Aggies won't let wins go to their heads
Logan • With Utah State senior Zach Vigil walking around camp, talking about instilling culture and carrying on traditions, one would think the guy has sociology or psychology in his future, not football.
Yet in Vigil's mind, building such intangible qualities is as important as hunkering down in a film room and studying tape of the Tennessee Vols.
"The new guys come in and think winning is easy," he said. "It isn't. We have to make sure the new guys come in and understand it takes hard work."
Vigil isn't the only one with that line of thought. Quarterback Chuckie Keeton has voiced similar urgency, saying camp should be "painful," so everyone knows how hard they must work to succeed, while coach Matt Wells speaks frequently of the "Aggie way."
"We have a singular focus and that's our job as coaches to portray that to leaders and for the leaders to do that from player to player," he said of the need to learn the Aggie way, which doesn't always involve Xs and Os.
So why is there so much emphasis on the mental aspect of the game? Shouldn't the Aggies be spending more time worrying how to handle the noise in Tennessee's Neyland Stadium and the Vols' talented group of receivers instead?
They'll get there, Wells assured.
"We'll focus on that when the time comes," Wells said. "But for now it's what we do and how we do it."
The Aggies are putting an emphasis on attitude because of the team's recent success. They worked too hard and too long to get their success not to put in a little extra effort to maintain it.
Until Gary Andersen came along, the Aggies were known as a hard-working, blue-collar team except the hard work didn't always translate into wins.
Utah State suffered 13 straight losing seasons until Andersen took over in 2009 and turned the program around. The Aggies went 4-8 under his direction in his first two years, then finished 7-6 before going 11-2 in 2012.
Utah State athletic director Scott Barnes described the period before Andersen's hiring as a time of self-reflection.
"We had to stop blaming the losing seasons on just poor coaching and see what we could do too as an administration," he said.
The answer was more financial commitments, to the tune of $3 million for staff salaries and other expenses that have been dedicated to the football program since Andersen was hired.
The money helped the Aggies hire a quality coaching staff, but Andersen, and now Wells, also instituted a new attitude.
"Gary believed in guys who had a grind-it-out mentality," Barnes said. "They weren't always the most talented, but they would be the same guys grinding it out on the field in the fourth quarter, then in the film room on Sunday. He wasn't afraid to push the team and make them step up."
Craig Hislop, a broadcaster for Cache Valley's KVNU, described Andersen's hiring and USU's decision to funnel more money into the football program as a "perfect storm," particularly after the Laub Complex was finished in 2008.
"Gary took over and was the guy that was in place to base his recruitment of every class on the facility," Hislop said. "Brent [Guy] had more or less recruited on 'in a few years this place will be available to you.' "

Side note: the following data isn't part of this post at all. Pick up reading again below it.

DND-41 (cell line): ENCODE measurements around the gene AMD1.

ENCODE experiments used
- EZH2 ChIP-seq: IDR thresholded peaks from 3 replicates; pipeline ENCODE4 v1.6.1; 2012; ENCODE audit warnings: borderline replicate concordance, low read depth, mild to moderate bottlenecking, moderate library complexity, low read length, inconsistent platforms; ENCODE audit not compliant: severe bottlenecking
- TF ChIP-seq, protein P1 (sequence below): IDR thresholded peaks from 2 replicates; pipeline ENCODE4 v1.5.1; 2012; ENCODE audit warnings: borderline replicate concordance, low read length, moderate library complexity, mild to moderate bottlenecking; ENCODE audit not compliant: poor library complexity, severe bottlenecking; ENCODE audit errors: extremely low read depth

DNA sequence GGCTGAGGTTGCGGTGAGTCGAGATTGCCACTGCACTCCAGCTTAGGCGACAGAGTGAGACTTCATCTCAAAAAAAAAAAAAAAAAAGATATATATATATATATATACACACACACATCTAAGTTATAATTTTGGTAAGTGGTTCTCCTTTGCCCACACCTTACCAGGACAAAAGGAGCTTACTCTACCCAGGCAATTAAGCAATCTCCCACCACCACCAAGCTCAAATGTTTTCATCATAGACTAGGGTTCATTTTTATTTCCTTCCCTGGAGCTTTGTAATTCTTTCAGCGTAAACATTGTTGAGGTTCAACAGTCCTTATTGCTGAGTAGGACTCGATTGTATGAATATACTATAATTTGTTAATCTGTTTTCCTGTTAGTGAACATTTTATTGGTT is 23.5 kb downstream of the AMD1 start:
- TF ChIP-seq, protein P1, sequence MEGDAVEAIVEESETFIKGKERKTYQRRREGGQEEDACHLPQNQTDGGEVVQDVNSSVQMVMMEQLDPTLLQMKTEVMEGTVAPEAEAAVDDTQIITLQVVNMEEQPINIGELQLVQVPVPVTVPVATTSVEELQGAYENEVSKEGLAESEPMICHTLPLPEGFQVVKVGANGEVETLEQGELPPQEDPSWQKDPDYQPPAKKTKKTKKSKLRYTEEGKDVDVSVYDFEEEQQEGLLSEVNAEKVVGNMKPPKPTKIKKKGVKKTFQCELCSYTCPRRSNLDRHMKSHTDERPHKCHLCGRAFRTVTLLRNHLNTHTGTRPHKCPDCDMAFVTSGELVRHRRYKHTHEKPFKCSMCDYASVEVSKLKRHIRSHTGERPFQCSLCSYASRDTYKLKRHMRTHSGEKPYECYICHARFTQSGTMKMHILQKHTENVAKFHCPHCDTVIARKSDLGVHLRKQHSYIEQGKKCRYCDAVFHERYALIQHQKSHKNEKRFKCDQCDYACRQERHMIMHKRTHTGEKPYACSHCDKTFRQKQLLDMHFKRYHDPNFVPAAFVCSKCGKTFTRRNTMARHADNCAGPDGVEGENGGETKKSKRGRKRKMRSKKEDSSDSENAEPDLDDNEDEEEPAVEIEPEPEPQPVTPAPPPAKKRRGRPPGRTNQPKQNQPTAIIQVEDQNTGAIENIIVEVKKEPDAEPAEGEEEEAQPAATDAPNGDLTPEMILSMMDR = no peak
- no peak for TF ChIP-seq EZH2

Wells, Andersen's previous assistant, has made the transition between coaches virtually seamless because he was "a big enough man to realize if it isn't broke, you don't fix it," Barnes said.
Instead, the Aggies continued to roll.
The 2013 season, Wells' first, marked numerous achievements.
Until last year, the Aggies had never played in three straight bowl games or won two in a row.
The Aggies' 9-5 record also tied the 1960 and 1961 teams for the second-most wins in school history, trailing only the 2012 team's mark.
Utah State has won 25 of its past 33 games, giving the Aggies one of the best winning percentages over that time span in the West, with just Oregon (28) and Stanford (26) winning more.
"People may not give Matt as much credit because he's younger or something," Hislop said. "But he was an assistant college coach for 17 years. The way he avoided major disaster last season after Chuckie went down against BYU is a major story in my mind."
Such success should be celebrated, but it should also be treated with caution, the Aggies believe.
Now that they've reached a successful level, they don't want to get too comfortable, especially with many newcomers replacing the 22 seniors lost from last year's squad.
"I feel that is more of an emphasis this year because there are so many new kids," Wells said of the need to drill the team about how hard they must work. "I'm not concerned about it, but the reason Zach's saying it and I'm saying it is because it's a point of emphasis. These kids have got to learn to be followed. The example that I gave was when B.J. [Larsen], Zach [Vigil] and Chuckie [Keeton] were young and Bobby Wagner told them to do something they just did it without question. When B.J. Larsen says something, I expect the new D-linemen to do it and quit asking questions."
The Aggies still pride themselves on being a blue-collar team. Let BYU be known as the private school behemoth in the state and Utah for its Pac-12 affiliation the Aggies, for now, still look at themselves as the little school that could.
"We are a blue-collar team that works hard," running back Joe Hill said. "It's important that the younger players know that and learn how hard we work."
So with camp headed into its third and final week, the Aggies will continue to work hard, knock heads and knock a bit of culture into their teammates as well.
"We have to get that chemistry going," Keeton said. "This is the time to do it."
• USU has won back-to-back bowl games for the first time
• The 2013 senior class of 22 players graduated as the winningest class in school history with 31 victories
• USU's seven league wins in 2013 was a school record, with the past mark being six wins in 1936 and 2012